Development and production processes of vibro-acoustic metamaterials for lightweight vehicle construction
In vehicle development, the demands for energy efficiency through weight reduction conflict with the desire for high noise and vibration comfort. This conflict is particularly evident in electrified vehicles. On the one hand, there is a lack of masking noise from the combustion engine in the lower frequency range, and on the other hand, high-frequency tonal noise components occur that are perceived auditorily by the vehicle occupant. In addition, the weight of the vehicle increases due to additional components, especially the drive battery. This results in increasing lightweight requirements for the rest of the vehicle and thus an intensification of the above-mentioned conflict of objectives.
So-called vibro-acoustic metamaterials are intended to resolve this conflict. Vibro-acoustic metamaterials consist of spring-mass systems periodically attached to the object. This arrangement allows metamaterials to reduce vibrations in the form of stop bands in a predetermined frequency range to a greater extent than conventional methods while adding little weight. Since this also allows a reduction in weight without deterioration of the vibro-acoustic properties, the trade-off between very slim, lightweight structures and optimum comfort can thus be resolved.
The viaMeta project realizes a holistic, virtual development strategy involving vibro-acoustic metamaterials. Their physical modeling will be replicated and optimized. The components are manufactured in a scalable production process and validated by new methods.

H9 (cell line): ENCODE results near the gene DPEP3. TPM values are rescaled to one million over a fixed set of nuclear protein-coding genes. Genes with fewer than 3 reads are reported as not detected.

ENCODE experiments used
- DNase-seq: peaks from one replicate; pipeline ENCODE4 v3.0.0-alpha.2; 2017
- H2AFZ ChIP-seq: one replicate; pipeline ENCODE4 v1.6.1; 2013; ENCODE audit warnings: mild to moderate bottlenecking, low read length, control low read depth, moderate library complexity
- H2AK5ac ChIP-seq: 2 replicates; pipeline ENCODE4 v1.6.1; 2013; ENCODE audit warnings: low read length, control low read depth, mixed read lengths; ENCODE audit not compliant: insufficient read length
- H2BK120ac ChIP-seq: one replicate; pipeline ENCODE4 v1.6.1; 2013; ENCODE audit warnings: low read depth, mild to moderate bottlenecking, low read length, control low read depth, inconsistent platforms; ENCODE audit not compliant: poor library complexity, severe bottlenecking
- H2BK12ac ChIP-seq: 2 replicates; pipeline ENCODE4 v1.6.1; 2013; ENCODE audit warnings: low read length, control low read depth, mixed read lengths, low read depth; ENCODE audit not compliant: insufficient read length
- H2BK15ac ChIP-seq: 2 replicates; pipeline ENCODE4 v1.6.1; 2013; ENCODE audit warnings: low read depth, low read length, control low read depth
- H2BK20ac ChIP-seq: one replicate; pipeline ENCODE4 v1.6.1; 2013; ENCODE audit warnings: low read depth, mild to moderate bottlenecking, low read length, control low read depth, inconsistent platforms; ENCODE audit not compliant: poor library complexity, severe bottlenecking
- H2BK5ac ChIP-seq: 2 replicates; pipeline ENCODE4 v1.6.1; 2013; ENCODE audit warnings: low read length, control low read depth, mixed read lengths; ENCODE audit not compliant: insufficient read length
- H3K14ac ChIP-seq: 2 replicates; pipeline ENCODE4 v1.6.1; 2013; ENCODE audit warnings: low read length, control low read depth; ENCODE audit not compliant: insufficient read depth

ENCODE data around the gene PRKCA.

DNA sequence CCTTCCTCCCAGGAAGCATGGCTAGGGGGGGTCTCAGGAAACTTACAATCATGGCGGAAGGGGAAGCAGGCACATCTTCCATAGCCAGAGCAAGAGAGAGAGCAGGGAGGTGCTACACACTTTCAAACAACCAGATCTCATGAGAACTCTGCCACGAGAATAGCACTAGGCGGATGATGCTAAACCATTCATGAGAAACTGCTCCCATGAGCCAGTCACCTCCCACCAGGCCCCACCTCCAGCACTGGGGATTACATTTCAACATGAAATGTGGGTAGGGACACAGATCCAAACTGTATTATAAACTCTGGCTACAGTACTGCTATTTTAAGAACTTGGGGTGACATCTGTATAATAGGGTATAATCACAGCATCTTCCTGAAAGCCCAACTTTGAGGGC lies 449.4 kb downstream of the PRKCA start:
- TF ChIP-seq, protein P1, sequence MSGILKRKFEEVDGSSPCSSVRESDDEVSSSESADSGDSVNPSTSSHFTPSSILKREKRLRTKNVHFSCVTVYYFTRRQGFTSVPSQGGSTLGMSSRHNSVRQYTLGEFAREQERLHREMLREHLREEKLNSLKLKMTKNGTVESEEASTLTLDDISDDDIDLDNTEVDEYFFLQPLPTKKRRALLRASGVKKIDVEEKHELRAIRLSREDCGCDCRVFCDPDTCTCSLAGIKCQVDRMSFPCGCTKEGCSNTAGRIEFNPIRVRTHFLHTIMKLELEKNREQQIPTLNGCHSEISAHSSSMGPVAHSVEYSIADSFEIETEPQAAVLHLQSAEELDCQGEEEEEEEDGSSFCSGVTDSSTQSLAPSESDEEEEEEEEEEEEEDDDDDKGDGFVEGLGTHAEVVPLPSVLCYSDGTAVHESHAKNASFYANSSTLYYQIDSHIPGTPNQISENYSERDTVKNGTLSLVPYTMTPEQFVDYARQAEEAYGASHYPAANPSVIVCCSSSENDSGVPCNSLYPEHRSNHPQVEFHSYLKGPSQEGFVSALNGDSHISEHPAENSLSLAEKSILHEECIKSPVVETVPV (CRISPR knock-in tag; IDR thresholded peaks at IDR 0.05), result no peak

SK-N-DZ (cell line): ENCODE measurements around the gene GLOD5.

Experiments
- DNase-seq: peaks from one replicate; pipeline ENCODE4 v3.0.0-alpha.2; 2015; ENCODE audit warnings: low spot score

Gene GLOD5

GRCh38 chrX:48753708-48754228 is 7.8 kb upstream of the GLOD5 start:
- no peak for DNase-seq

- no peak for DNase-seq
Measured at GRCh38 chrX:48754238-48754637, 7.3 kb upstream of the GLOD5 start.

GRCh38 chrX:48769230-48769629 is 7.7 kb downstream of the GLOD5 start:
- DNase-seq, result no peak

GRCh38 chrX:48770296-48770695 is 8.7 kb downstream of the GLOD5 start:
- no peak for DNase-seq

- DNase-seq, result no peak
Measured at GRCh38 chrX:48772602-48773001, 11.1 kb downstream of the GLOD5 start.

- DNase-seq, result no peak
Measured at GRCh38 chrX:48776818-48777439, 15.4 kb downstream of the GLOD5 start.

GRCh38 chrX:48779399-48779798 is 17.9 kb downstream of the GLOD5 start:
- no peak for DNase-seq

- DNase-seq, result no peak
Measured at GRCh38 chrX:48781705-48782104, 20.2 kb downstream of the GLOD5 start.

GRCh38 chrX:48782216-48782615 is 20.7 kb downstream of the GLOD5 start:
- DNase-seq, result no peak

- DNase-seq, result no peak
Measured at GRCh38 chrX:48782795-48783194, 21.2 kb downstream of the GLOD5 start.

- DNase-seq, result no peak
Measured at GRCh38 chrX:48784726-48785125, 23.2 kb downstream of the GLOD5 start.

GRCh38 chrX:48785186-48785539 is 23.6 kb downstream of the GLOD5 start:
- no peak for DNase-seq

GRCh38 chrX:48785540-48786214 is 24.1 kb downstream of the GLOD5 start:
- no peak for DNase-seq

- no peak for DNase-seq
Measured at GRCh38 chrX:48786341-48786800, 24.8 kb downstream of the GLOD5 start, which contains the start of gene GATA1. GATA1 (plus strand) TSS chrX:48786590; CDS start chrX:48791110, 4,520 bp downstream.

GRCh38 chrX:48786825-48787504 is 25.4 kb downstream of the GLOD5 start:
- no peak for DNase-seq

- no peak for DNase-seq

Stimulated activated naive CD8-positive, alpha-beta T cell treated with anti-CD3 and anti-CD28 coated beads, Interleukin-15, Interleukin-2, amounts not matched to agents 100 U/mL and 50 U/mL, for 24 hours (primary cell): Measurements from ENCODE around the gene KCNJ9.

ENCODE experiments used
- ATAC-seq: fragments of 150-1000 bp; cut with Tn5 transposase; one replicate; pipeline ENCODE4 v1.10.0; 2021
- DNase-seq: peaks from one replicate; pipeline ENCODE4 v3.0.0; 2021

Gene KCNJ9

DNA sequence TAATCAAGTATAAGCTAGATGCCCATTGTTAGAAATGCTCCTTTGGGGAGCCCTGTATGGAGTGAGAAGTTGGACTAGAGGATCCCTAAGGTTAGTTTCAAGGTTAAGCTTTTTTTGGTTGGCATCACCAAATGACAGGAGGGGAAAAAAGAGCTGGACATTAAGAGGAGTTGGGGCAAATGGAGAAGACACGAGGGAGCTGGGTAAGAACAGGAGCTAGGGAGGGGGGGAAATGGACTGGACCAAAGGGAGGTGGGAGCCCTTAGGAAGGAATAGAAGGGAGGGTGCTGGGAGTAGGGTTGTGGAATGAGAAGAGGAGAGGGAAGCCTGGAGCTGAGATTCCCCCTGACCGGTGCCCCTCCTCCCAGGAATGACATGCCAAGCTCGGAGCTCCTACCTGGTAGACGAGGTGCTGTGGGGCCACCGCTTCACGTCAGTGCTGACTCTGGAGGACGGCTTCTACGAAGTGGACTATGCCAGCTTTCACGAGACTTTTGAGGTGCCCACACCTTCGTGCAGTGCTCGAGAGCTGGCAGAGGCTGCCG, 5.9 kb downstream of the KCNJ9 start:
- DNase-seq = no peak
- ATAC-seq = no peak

In addition to requirements development, the Institute of Automotive Engineering at RWTH Aachen University is involved in the methods of virtual optimization & validation and validates the vibro-acoustic properties experimentally. Specific test benches at both component and system level are first used to check the extent to which established correlation and optimization methods are suitable for validating the simulation models. Based on this, an adaptation of the methods to the requirements of the use case and the use of new approaches will be developed. The findings from the investigations at component and system level and from the validation of the corresponding models will be transferred to the complete vehicle. The suitability of the transfer path analysis methods are also to be tested for applicability and, if necessary, adapted to allow prediction of airborne and structure-borne noise in the vehicle interior. The final vibro-acoustic measurement of a whole-vehicle test vehicle is the basis for validating the simulation models at vehicle level and for verifying the effectiveness of the metamaterials.